Sleep enough... it can help against breast cancer!  | The Strving Muslimah Blog


What is Breast cancer?

Basically a malignant tumor which begins in breast cells (usually in the inner lining of milk ducts that supply milk,) and can spread to other parts of the body.

It is found in women, however, men can be victims too.


Preventing Breast Cancer

Breast Cancer is largely preventable and can be done with the most basic routines Insha’Allah;

  • a healthy diet ,
  • exercise and an active life-style (just 30 minutes of exercise, five days a week can cut your breast cancer risk by nearly 20%)
  • losing excess weight (since carrying extra weight is linked to breast cancer risk)
  • breast-feeding (women who breast-feed their babies for at least a year in total have a reduced risk of developing breast cancer later.),
  • and (now) also sufficient sleep are known to reduce the risk and  boost immunity against cancer.

In a prospective study, published by the British Journal of Cancer, it was found that women who get six or less hours sleep a night are much more likely to develop breast cancer when compared with women who slept seven hours per night.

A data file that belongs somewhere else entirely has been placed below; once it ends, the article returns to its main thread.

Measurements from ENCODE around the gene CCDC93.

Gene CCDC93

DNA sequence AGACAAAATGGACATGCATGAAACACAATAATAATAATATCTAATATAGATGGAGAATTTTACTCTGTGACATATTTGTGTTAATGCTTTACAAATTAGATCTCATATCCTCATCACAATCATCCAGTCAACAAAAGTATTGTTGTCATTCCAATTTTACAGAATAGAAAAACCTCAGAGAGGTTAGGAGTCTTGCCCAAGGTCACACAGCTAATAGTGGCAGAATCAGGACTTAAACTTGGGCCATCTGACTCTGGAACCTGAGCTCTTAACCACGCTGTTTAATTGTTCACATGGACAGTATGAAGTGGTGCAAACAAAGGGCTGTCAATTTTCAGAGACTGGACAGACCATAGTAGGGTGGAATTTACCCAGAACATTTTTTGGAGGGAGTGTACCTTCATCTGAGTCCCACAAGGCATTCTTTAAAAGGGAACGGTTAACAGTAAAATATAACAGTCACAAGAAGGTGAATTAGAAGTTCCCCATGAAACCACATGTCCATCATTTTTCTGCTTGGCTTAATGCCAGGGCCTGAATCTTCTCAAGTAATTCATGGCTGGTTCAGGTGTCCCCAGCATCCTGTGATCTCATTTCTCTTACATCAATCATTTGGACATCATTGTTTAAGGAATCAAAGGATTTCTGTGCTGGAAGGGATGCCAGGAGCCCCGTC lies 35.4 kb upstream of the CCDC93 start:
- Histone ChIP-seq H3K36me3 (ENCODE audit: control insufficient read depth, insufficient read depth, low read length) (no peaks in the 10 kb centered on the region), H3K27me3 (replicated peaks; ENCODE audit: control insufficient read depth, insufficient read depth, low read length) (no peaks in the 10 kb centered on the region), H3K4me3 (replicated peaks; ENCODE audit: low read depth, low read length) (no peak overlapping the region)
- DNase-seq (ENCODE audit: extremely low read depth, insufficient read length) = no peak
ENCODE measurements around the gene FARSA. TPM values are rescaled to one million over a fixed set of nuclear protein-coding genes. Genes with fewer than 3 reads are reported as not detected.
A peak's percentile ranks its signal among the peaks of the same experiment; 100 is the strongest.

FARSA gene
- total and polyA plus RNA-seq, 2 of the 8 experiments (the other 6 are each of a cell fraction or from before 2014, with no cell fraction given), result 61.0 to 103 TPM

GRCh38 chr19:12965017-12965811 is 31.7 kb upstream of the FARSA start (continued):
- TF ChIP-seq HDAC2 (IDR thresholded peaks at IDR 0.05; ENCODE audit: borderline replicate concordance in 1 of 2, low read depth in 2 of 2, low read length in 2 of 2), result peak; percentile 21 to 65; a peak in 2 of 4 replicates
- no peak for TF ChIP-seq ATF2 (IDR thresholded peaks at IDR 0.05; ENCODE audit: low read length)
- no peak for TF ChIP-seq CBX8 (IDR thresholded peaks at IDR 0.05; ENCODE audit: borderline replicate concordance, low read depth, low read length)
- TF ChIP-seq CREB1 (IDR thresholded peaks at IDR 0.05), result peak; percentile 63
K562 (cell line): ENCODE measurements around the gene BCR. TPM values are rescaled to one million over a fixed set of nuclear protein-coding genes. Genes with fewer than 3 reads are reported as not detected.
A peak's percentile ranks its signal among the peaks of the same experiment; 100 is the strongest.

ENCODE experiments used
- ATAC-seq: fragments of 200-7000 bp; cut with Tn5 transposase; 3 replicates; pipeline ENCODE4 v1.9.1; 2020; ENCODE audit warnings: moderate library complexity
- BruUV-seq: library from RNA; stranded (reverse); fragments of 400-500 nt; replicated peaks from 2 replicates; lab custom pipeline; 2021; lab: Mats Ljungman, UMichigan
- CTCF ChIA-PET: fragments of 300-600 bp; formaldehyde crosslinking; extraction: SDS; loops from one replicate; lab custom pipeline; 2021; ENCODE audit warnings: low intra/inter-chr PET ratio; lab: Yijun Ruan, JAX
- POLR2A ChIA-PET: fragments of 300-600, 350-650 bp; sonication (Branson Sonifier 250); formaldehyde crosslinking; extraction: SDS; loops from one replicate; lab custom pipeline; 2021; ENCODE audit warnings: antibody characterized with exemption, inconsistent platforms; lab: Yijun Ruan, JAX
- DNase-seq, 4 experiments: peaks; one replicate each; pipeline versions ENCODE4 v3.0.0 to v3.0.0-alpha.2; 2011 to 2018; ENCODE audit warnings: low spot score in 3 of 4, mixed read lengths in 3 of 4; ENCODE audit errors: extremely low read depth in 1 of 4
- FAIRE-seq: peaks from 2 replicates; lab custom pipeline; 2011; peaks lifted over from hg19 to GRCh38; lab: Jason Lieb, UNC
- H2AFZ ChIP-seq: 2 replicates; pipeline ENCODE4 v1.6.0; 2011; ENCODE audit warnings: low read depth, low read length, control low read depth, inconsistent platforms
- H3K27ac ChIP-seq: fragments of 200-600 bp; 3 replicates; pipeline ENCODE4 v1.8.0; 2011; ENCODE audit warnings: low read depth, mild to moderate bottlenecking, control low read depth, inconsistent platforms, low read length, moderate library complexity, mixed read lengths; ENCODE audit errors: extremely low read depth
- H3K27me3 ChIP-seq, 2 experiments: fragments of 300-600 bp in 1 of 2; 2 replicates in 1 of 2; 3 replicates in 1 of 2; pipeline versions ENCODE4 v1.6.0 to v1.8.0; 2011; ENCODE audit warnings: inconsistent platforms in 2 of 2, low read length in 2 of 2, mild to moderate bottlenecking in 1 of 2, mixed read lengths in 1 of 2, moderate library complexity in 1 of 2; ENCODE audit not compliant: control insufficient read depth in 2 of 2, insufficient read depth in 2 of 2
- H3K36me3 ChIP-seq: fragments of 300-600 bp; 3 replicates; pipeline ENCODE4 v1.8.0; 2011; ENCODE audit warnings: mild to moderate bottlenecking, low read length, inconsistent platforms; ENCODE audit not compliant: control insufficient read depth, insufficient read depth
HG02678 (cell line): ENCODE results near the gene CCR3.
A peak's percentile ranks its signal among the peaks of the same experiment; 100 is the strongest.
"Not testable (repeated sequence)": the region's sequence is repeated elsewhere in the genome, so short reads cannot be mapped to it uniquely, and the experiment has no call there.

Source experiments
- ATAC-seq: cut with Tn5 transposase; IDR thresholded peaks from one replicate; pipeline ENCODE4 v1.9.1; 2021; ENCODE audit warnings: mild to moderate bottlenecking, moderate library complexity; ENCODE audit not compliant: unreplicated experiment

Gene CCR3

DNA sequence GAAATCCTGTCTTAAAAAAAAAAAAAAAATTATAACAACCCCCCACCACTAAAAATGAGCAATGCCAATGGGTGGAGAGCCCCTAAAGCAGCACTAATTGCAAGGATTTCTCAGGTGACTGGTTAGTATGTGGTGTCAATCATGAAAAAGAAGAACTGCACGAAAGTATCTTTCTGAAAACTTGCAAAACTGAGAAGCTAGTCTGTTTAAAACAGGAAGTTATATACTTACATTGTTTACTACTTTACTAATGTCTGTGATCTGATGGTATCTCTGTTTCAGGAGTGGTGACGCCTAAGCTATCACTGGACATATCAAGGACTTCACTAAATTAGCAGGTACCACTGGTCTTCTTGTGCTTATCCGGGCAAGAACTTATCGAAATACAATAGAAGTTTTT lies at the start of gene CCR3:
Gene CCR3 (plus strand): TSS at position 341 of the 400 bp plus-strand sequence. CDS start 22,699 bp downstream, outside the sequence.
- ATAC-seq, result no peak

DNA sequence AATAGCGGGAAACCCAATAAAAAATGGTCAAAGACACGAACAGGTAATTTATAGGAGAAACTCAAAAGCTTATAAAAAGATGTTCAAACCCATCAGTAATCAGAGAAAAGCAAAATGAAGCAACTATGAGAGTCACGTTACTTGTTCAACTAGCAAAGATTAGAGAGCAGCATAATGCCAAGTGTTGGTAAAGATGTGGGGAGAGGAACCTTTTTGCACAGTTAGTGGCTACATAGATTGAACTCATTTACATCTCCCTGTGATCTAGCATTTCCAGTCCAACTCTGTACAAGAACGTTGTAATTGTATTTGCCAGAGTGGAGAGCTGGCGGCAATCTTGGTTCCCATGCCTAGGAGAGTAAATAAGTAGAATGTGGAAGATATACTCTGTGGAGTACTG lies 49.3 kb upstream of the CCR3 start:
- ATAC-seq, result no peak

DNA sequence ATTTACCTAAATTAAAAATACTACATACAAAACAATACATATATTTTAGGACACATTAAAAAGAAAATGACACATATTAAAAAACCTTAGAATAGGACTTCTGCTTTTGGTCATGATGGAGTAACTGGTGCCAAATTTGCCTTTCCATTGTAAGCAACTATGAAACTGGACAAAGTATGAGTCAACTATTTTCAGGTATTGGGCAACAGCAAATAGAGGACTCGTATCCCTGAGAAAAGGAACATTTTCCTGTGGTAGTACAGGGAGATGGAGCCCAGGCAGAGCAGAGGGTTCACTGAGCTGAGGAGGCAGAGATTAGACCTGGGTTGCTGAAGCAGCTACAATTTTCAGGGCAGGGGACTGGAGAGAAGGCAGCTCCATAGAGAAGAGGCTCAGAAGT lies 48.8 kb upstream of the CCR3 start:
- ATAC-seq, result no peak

The study involved 23,995 Japanese women aged between 40 and 79 who were followed for an eight year period. Over the course of the study, 143 women developed breast cancer. The researchers found that women who slept for 6 or less hours a night had a striking 62% increase in breast cancer risk! 


The Theory

Researchers suggested that without adequate sleep, the light-sensitive pineal gland doesn’t secrete enough hormone-regulating melatonin.

That’s a problem, because our bodies use melatonin to suppress the hormone estrogen — which may stimulate (cancerous) breast cell division.

Shorter sleep results in a shorter duration of nocturnal melatonin secretion and lower melatonin levels have been associated with an increased risk of breast cancer.

Night shift workers and women who sleep for less than six hours during the night tend to produce less melatonin and are at an increased risk of developing ER-positive breast cancer.



“Women often focus on claims that wearing underwire bras or using antiperspirants causes breast cancer, even though there’s zero evidence that they do,” says Victoria Seewaldt, MD, director of the breast cancer prevention program and professor of medicine at Duke University.